All of these tools and training are based on Cartesian (perpendicular) orientation as the standard means of visualizing and processing parts. Machine tools are organized the same way, using three linear, perpendicular axes to mill, bore, drill or tap a part. 5-axis machining centers are more flexible adding 2 rotary axes to the 3 Cartesian, but this is a lot more expensive and doesn’t solve all problems. As the part size increases, the forces necessary to support the machine tool goes up arithmetically. The result is that machining centers for parts like engine blocks end up costing millions of dollars.
In complex parts, several different machines may be necessary to perform all of the processes required. Conventional manufacturing procedures require time consuming setups from one machine to another, which presents the potential for catastrophic error. The further along a part goes in the process, the more cost the scrap part represents. In addition, multiple machine tools contribute to extremely high parts cost.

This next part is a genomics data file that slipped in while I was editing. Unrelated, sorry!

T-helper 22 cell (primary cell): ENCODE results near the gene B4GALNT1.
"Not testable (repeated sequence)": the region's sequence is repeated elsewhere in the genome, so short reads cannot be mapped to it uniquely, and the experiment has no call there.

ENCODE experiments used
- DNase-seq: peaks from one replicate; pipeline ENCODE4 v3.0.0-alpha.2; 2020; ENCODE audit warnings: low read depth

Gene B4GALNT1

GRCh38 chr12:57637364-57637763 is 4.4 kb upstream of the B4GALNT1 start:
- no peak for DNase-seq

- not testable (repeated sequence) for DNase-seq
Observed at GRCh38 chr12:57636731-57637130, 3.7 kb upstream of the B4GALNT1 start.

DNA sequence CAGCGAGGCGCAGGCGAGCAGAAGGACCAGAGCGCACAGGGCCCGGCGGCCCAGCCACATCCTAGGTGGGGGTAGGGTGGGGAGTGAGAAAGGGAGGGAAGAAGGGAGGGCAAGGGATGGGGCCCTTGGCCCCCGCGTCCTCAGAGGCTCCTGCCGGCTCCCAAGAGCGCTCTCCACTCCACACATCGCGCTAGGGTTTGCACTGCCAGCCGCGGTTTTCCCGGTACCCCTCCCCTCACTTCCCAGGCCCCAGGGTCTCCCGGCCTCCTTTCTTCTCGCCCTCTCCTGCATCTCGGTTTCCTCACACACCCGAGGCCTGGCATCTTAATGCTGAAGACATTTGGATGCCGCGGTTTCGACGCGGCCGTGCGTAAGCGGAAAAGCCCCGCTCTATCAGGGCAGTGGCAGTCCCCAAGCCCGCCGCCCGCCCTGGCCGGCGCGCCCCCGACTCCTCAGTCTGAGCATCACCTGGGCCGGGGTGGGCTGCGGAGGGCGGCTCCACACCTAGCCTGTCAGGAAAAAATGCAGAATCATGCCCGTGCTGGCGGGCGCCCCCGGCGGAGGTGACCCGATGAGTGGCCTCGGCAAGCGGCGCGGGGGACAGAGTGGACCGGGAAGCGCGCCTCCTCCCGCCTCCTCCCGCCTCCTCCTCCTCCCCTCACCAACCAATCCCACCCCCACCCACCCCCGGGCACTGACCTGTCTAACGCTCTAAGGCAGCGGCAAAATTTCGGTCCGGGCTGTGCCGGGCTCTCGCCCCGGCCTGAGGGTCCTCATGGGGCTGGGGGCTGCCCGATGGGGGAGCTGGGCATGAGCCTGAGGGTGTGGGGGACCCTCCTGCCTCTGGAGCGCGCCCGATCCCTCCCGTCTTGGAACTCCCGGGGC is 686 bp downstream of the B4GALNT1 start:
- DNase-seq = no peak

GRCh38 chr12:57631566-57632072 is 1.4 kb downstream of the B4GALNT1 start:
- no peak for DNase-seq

So the ideal solution to grinding large, complex castings would be a machine that can process the part in a single work cell using a single part setup. Which is exactly what Chris and Randy Sutton decided to create at their engineering firm Sutton Engineering Technologies (SET) in Alabaster, Ala. The Sutton brothers and their team of engineers have decades of experience between them, and a vision to solve production problems with solutions that work better.